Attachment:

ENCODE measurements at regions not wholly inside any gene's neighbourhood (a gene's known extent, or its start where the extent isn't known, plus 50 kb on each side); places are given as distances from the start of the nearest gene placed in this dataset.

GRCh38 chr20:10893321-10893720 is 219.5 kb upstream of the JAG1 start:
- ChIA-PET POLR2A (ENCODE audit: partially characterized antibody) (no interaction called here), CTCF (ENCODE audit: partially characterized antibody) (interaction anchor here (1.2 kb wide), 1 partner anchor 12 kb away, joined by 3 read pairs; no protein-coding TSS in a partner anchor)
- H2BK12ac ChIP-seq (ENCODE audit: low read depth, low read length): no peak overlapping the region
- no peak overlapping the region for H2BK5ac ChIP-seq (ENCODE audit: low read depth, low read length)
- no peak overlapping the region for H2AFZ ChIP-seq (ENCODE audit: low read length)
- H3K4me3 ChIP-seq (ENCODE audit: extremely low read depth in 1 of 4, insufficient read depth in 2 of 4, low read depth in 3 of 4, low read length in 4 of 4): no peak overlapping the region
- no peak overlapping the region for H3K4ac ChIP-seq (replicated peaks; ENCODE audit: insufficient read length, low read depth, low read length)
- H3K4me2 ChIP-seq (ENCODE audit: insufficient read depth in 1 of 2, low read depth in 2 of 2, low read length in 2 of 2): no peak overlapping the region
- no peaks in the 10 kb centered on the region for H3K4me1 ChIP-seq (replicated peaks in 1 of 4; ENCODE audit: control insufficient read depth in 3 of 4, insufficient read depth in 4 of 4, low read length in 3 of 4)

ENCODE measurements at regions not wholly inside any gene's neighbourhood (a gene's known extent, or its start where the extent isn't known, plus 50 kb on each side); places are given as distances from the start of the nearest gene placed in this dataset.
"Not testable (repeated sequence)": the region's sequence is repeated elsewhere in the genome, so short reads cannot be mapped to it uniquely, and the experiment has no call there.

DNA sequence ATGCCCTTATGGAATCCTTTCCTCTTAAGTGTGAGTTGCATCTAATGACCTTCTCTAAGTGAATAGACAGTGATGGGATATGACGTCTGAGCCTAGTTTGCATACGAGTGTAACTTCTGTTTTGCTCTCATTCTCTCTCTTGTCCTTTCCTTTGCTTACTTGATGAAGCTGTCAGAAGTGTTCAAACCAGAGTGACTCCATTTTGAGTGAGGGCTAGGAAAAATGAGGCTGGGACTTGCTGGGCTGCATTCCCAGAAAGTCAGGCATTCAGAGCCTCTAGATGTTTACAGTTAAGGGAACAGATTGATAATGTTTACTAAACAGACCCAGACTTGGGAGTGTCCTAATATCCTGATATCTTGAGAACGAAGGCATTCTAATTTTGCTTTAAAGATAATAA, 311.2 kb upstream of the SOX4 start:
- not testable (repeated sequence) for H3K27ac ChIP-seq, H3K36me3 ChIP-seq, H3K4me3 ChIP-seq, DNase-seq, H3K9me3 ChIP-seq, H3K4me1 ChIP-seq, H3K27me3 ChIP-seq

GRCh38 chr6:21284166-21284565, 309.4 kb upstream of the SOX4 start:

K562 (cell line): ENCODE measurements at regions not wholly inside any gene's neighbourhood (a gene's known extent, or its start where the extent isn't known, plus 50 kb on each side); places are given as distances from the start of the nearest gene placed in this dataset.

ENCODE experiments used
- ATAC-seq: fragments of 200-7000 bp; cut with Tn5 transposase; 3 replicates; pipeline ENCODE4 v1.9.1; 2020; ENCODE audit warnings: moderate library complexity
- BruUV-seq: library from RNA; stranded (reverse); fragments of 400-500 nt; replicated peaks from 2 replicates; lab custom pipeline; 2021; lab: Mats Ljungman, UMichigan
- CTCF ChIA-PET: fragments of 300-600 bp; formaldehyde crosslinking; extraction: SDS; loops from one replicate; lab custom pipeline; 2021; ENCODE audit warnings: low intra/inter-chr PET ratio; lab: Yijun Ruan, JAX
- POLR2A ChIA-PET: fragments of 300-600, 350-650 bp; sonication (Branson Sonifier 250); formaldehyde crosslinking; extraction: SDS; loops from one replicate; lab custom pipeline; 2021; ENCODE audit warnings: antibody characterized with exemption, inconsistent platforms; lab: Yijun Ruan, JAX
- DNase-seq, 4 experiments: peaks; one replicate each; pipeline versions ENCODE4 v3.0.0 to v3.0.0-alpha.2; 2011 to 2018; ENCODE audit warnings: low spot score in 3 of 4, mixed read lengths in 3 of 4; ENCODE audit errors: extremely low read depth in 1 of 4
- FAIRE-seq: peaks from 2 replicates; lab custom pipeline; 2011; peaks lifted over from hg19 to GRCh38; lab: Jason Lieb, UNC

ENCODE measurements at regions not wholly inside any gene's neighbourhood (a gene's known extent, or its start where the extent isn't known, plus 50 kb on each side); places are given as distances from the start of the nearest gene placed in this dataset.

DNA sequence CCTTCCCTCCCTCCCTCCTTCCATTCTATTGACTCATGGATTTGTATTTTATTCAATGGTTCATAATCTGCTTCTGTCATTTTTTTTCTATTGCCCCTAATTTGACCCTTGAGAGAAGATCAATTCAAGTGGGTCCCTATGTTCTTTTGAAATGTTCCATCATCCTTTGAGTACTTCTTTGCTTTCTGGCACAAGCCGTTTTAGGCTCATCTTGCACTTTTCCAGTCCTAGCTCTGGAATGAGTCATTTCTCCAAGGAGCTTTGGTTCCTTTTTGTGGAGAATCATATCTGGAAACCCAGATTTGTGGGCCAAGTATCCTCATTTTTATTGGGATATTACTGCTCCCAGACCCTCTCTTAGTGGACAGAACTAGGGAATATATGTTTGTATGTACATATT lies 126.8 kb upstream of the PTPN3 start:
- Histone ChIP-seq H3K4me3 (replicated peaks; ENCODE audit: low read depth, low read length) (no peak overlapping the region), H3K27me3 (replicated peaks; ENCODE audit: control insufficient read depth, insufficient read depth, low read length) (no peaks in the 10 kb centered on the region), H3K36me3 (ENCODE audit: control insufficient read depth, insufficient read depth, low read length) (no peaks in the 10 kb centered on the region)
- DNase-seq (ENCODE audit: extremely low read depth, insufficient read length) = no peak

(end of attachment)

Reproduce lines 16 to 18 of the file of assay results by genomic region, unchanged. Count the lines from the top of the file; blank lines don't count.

K562 (cell line): ENCODE measurements at regions not wholly inside any gene's neighbourhood (a gene's known extent, or its start where the extent isn't known, plus 50 kb on each side); places are given as distances from the start of the nearest gene placed in this dataset.

ENCODE experiments used
- ATAC-seq: fragments of 200-7000 bp; cut with Tn5 transposase; 3 replicates; pipeline ENCODE4 v1.9.1; 2020; ENCODE audit warnings: moderate library complexity